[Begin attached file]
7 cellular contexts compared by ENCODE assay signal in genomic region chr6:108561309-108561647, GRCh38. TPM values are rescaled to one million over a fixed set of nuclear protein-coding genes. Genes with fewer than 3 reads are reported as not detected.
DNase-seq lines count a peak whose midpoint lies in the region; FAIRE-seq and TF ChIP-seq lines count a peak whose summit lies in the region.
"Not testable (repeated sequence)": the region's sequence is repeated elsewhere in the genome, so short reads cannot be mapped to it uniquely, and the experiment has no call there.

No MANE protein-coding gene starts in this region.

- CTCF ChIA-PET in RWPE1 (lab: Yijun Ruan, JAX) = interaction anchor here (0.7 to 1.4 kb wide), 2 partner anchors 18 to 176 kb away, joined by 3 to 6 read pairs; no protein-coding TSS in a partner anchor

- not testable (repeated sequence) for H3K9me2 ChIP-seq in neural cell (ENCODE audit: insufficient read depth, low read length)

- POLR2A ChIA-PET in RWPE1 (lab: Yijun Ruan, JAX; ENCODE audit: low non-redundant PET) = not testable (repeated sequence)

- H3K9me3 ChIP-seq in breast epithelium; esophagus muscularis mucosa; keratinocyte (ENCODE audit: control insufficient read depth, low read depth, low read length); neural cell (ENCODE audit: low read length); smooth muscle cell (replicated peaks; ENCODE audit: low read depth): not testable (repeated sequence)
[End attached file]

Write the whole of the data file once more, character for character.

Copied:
7 cellular contexts compared by ENCODE assay signal in genomic region chr6:108561309-108561647, GRCh38. TPM values are rescaled to one million over a fixed set of nuclear protein-coding genes. Genes with fewer than 3 reads are reported as not detected.
DNase-seq lines count a peak whose midpoint lies in the region; FAIRE-seq and TF ChIP-seq lines count a peak whose summit lies in the region.
"Not testable (repeated sequence)": the region's sequence is repeated elsewhere in the genome, so short reads cannot be mapped to it uniquely, and the experiment has no call there.

No MANE protein-coding gene starts in this region.

- CTCF ChIA-PET in RWPE1 (lab: Yijun Ruan, JAX) = interaction anchor here (0.7 to 1.4 kb wide), 2 partner anchors 18 to 176 kb away, joined by 3 to 6 read pairs; no protein-coding TSS in a partner anchor

- not testable (repeated sequence) for H3K9me2 ChIP-seq in neural cell (ENCODE audit: insufficient read depth, low read length)

- POLR2A ChIA-PET in RWPE1 (lab: Yijun Ruan, JAX; ENCODE audit: low non-redundant PET) = not testable (repeated sequence)

- H3K9me3 ChIP-seq in breast epithelium; esophagus muscularis mucosa; keratinocyte (ENCODE audit: control insufficient read depth, low read depth, low read length); neural cell (ENCODE audit: low read length); smooth muscle cell (replicated peaks; ENCODE audit: low read depth): not testable (repeated sequence)